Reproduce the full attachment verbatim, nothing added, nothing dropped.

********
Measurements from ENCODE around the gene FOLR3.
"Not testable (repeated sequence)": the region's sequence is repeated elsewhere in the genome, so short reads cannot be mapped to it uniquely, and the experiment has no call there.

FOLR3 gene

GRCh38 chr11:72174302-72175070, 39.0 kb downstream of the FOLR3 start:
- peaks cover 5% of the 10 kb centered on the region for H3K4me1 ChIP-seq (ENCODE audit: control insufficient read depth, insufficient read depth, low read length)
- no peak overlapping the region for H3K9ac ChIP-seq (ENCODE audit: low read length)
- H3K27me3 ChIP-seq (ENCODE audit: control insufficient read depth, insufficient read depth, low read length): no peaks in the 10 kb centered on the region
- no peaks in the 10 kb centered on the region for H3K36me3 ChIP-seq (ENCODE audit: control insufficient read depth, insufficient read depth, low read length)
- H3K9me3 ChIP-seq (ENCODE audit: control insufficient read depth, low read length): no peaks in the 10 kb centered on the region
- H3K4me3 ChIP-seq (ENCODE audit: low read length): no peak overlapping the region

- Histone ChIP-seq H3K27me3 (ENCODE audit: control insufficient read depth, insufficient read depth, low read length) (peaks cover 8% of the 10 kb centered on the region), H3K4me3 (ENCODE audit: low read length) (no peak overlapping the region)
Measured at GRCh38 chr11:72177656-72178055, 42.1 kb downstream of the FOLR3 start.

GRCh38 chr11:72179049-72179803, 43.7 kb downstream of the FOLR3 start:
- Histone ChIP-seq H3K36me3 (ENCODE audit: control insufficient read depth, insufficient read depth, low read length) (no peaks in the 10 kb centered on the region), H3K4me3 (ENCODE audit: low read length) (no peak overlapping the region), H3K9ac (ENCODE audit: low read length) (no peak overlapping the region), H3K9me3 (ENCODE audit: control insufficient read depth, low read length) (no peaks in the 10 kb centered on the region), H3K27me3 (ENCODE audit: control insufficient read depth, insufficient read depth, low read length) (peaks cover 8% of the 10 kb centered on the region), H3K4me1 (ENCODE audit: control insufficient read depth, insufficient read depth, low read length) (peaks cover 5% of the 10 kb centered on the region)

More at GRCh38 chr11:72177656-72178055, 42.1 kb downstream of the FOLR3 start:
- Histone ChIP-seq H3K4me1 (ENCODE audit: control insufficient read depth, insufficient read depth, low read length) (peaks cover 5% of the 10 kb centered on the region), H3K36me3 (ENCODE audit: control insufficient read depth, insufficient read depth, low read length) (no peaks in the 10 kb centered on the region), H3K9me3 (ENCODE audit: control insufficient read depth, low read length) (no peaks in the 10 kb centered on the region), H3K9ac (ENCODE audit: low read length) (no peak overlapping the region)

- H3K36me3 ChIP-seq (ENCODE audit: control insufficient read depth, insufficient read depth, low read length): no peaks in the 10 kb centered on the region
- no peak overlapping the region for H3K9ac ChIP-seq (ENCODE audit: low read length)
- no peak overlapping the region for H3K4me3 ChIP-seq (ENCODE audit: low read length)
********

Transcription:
Measurements from ENCODE around the gene FOLR3.
"Not testable (repeated sequence)": the region's sequence is repeated elsewhere in the genome, so short reads cannot be mapped to it uniquely, and the experiment has no call there.

FOLR3 gene

GRCh38 chr11:72174302-72175070, 39.0 kb downstream of the FOLR3 start:
- peaks cover 5% of the 10 kb centered on the region for H3K4me1 ChIP-seq (ENCODE audit: control insufficient read depth, insufficient read depth, low read length)
- no peak overlapping the region for H3K9ac ChIP-seq (ENCODE audit: low read length)
- H3K27me3 ChIP-seq (ENCODE audit: control insufficient read depth, insufficient read depth, low read length): no peaks in the 10 kb centered on the region
- no peaks in the 10 kb centered on the region for H3K36me3 ChIP-seq (ENCODE audit: control insufficient read depth, insufficient read depth, low read length)
- H3K9me3 ChIP-seq (ENCODE audit: control insufficient read depth, low read length): no peaks in the 10 kb centered on the region
- H3K4me3 ChIP-seq (ENCODE audit: low read length): no peak overlapping the region

- Histone ChIP-seq H3K27me3 (ENCODE audit: control insufficient read depth, insufficient read depth, low read length) (peaks cover 8% of the 10 kb centered on the region), H3K4me3 (ENCODE audit: low read length) (no peak overlapping the region)
Measured at GRCh38 chr11:72177656-72178055, 42.1 kb downstream of the FOLR3 start.

GRCh38 chr11:72179049-72179803, 43.7 kb downstream of the FOLR3 start:
- Histone ChIP-seq H3K36me3 (ENCODE audit: control insufficient read depth, insufficient read depth, low read length) (no peaks in the 10 kb centered on the region), H3K4me3 (ENCODE audit: low read length) (no peak overlapping the region), H3K9ac (ENCODE audit: low read length) (no peak overlapping the region), H3K9me3 (ENCODE audit: control insufficient read depth, low read length) (no peaks in the 10 kb centered on the region), H3K27me3 (ENCODE audit: control insufficient read depth, insufficient read depth, low read length) (peaks cover 8% of the 10 kb centered on the region), H3K4me1 (ENCODE audit: control insufficient read depth, insufficient read depth, low read length) (peaks cover 5% of the 10 kb centered on the region)

More at GRCh38 chr11:72177656-72178055, 42.1 kb downstream of the FOLR3 start:
- Histone ChIP-seq H3K4me1 (ENCODE audit: control insufficient read depth, insufficient read depth, low read length) (peaks cover 5% of the 10 kb centered on the region), H3K36me3 (ENCODE audit: control insufficient read depth, insufficient read depth, low read length) (no peaks in the 10 kb centered on the region), H3K9me3 (ENCODE audit: control insufficient read depth, low read length) (no peaks in the 10 kb centered on the region), H3K9ac (ENCODE audit: low read length) (no peak overlapping the region)

- H3K36me3 ChIP-seq (ENCODE audit: control insufficient read depth, insufficient read depth, low read length): no peaks in the 10 kb centered on the region
- no peak overlapping the region for H3K9ac ChIP-seq (ENCODE audit: low read length)
- no peak overlapping the region for H3K4me3 ChIP-seq (ENCODE audit: low read length)